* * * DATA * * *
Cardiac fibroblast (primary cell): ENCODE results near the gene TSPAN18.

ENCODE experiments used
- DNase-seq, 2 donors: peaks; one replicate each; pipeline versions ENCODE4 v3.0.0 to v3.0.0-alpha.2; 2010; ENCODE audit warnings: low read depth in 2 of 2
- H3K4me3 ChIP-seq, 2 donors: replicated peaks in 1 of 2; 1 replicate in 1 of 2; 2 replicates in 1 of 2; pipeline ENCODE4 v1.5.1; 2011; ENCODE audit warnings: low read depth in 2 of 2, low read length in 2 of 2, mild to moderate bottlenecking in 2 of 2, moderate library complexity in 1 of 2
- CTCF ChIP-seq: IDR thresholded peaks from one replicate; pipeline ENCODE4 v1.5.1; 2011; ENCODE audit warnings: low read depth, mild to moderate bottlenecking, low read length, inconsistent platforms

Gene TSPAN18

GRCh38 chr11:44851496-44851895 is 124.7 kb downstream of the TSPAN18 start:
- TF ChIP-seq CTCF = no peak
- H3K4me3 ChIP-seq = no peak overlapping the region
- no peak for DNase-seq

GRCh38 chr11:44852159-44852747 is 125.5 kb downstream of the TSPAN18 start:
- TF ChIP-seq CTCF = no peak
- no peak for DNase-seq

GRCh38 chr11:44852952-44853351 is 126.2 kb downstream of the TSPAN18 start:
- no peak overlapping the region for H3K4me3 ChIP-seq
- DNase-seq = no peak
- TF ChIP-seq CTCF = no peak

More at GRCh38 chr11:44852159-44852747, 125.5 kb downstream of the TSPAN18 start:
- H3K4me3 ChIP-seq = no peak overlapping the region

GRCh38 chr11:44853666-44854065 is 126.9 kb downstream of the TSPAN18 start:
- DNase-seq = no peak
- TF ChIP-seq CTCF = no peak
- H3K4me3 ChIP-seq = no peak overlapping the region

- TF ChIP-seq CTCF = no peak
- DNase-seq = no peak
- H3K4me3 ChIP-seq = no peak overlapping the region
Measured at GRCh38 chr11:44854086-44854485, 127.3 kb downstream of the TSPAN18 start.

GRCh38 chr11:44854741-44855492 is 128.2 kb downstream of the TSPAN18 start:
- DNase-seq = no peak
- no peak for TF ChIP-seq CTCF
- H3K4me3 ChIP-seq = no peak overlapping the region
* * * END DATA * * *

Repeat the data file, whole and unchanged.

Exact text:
Cardiac fibroblast (primary cell): ENCODE results near the gene TSPAN18.

ENCODE experiments used
- DNase-seq, 2 donors: peaks; one replicate each; pipeline versions ENCODE4 v3.0.0 to v3.0.0-alpha.2; 2010; ENCODE audit warnings: low read depth in 2 of 2
- H3K4me3 ChIP-seq, 2 donors: replicated peaks in 1 of 2; 1 replicate in 1 of 2; 2 replicates in 1 of 2; pipeline ENCODE4 v1.5.1; 2011; ENCODE audit warnings: low read depth in 2 of 2, low read length in 2 of 2, mild to moderate bottlenecking in 2 of 2, moderate library complexity in 1 of 2
- CTCF ChIP-seq: IDR thresholded peaks from one replicate; pipeline ENCODE4 v1.5.1; 2011; ENCODE audit warnings: low read depth, mild to moderate bottlenecking, low read length, inconsistent platforms

Gene TSPAN18

GRCh38 chr11:44851496-44851895 is 124.7 kb downstream of the TSPAN18 start:
- TF ChIP-seq CTCF = no peak
- H3K4me3 ChIP-seq = no peak overlapping the region
- no peak for DNase-seq

GRCh38 chr11:44852159-44852747 is 125.5 kb downstream of the TSPAN18 start:
- TF ChIP-seq CTCF = no peak
- no peak for DNase-seq

GRCh38 chr11:44852952-44853351 is 126.2 kb downstream of the TSPAN18 start:
- no peak overlapping the region for H3K4me3 ChIP-seq
- DNase-seq = no peak
- TF ChIP-seq CTCF = no peak

More at GRCh38 chr11:44852159-44852747, 125.5 kb downstream of the TSPAN18 start:
- H3K4me3 ChIP-seq = no peak overlapping the region

GRCh38 chr11:44853666-44854065 is 126.9 kb downstream of the TSPAN18 start:
- DNase-seq = no peak
- TF ChIP-seq CTCF = no peak
- H3K4me3 ChIP-seq = no peak overlapping the region

- TF ChIP-seq CTCF = no peak
- DNase-seq = no peak
- H3K4me3 ChIP-seq = no peak overlapping the region
Measured at GRCh38 chr11:44854086-44854485, 127.3 kb downstream of the TSPAN18 start.

GRCh38 chr11:44854741-44855492 is 128.2 kb downstream of the TSPAN18 start:
- DNase-seq = no peak
- no peak for TF ChIP-seq CTCF
- H3K4me3 ChIP-seq = no peak overlapping the region